This would have been Ten Tough Broads,
except that Google continues to deny me access to any photo links. Hopefully when daughter returns from a trip, she'll be able to straighten things out for me. The photos I've used on this post were stored by me in a file a while back.
9 Tough Broads.
You know who I mean - movie dames so tough they spit bullets. Not the major stars who were known for their impenetrable on-screen veneer: Toughies
like Joan Crawford
(the toughest of them all, merely a lift of those indelible eyebrows was enough to get a hernia going ), Bette Davis
(no slouch herself, less obvious than Joan, she had The Voice
that could eviscerate a man at twenty paces) Barbara Stanwyck
(she had honed the sneer to perfection), even Jane Russell
and Lana Turner.
All were tough movie dames. All were stars of the first tier. Broads of the first water. (And I mean that in the best possible way.)
But today's post is about some second tier toughies, all battle-scarred (figure of speech), all veterans of the double-cross, all wise to the use of the coup de grace, all fine-tuned to the ways of men.
My nine are just not as well known as the stars I listed above, they are nine who didn't quite make it into the Abestos Hall of Fame.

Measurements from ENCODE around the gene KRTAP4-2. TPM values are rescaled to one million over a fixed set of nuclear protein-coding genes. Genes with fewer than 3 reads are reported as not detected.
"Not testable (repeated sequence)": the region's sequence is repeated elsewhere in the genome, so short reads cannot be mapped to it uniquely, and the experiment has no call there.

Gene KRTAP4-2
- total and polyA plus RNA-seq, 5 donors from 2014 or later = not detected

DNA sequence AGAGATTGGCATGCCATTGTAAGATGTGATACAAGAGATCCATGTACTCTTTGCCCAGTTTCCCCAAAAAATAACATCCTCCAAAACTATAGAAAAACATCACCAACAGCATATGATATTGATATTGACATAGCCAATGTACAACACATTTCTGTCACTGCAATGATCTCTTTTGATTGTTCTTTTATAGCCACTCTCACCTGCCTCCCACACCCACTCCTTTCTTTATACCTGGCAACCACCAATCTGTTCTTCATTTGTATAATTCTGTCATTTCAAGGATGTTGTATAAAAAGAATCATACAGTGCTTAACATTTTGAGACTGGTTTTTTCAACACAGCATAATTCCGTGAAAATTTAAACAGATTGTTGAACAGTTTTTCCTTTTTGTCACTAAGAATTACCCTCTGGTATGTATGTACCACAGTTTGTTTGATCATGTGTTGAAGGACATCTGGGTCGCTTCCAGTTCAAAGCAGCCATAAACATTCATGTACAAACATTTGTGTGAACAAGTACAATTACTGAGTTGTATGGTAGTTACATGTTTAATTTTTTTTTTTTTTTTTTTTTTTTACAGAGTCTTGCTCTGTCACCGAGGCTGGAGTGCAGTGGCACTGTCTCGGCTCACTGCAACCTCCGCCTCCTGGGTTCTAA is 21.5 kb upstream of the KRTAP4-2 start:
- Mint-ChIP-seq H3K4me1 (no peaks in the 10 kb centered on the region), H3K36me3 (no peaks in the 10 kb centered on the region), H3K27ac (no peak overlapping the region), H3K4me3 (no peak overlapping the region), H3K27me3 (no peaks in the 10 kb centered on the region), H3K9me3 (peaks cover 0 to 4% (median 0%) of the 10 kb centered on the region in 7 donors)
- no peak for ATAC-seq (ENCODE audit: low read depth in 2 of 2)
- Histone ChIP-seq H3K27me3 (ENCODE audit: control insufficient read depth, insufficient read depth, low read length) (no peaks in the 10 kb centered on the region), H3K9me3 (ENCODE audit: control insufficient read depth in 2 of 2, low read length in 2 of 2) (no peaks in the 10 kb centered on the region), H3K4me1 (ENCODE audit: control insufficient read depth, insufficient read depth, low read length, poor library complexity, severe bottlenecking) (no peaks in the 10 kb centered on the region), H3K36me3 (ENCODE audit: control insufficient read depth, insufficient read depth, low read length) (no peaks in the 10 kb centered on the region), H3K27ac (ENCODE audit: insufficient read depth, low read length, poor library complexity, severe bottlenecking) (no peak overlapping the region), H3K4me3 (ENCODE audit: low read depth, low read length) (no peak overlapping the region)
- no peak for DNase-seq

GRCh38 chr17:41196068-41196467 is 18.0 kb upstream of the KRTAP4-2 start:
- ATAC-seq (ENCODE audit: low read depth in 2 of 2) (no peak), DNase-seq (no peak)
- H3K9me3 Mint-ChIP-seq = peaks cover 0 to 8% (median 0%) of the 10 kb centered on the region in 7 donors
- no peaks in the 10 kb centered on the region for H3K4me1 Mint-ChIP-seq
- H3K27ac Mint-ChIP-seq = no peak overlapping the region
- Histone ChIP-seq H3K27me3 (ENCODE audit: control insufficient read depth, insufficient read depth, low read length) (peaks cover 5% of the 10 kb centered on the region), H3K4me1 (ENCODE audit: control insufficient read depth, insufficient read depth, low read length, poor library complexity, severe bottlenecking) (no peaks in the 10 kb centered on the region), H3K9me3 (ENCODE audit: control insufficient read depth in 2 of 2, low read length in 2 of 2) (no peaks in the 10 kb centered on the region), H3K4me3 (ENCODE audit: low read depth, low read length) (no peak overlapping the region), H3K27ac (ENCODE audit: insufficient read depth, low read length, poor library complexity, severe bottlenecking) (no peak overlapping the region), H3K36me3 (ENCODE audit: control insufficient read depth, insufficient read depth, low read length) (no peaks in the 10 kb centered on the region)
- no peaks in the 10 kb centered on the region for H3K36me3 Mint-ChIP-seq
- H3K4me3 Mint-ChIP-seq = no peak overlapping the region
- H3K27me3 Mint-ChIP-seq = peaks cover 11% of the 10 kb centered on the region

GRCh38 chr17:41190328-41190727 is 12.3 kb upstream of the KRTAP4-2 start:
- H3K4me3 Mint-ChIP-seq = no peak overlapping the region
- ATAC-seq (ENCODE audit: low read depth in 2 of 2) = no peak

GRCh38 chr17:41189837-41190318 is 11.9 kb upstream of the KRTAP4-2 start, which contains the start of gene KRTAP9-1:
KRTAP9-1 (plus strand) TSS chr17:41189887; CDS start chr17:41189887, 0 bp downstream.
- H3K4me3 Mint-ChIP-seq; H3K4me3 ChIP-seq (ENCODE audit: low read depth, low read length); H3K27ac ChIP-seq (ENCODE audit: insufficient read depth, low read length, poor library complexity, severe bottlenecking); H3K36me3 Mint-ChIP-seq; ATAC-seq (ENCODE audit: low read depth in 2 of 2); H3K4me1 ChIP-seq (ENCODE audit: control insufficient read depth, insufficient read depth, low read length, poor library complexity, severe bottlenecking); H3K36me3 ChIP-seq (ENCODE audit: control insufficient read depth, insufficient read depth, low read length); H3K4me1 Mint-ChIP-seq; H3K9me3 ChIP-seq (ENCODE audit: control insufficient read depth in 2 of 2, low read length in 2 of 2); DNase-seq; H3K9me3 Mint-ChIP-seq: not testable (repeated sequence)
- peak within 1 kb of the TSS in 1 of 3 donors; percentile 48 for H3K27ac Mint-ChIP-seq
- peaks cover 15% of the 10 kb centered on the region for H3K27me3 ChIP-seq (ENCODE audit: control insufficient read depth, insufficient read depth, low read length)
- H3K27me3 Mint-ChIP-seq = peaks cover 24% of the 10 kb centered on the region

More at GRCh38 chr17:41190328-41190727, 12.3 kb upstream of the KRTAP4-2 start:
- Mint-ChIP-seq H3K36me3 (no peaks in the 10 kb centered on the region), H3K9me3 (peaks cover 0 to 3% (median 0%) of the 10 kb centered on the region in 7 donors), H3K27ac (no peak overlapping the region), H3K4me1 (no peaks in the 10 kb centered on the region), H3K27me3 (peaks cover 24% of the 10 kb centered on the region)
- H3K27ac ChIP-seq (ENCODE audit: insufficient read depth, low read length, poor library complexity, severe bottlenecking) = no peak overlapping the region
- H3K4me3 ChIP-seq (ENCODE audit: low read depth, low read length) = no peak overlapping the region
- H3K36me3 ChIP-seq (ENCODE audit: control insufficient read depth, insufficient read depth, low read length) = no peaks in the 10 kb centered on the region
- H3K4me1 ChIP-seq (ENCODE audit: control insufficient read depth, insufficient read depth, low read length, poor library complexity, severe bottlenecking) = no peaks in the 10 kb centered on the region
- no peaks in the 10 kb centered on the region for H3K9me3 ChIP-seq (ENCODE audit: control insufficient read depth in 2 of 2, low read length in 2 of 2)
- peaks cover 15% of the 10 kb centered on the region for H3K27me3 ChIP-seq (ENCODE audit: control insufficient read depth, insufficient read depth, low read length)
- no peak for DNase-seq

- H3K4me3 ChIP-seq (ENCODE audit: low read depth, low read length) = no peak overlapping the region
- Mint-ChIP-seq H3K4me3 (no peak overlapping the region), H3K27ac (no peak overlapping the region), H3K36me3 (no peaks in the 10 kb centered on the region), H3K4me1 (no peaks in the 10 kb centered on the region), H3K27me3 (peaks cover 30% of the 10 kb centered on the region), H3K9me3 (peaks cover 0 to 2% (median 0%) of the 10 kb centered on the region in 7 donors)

I had added Rita Hayworth
to the stars mix, but then decided she was tough, yeah, but she was too soulful, too often the object of heartbreak, too glammed
up to commandeer a sub-machine gun and take out a nest of bad guys (or good) without chipping a nail. Same for Ava Gardner.
The following, then, are my choices for the toughest of the tough - women with dollar signs for hearts, women who think nothing of flipping off the geek who served them with devotion, think nothing of scorning true love for great sex. Women who could shoot to kill with and without a gun, but never without a manicure.Women who were occasionally good enough, but more often bad enough.
Now before anyone takes umbrage or accuses me of besmirching the memory of a good woman, I am ONLY
talking about the screen presence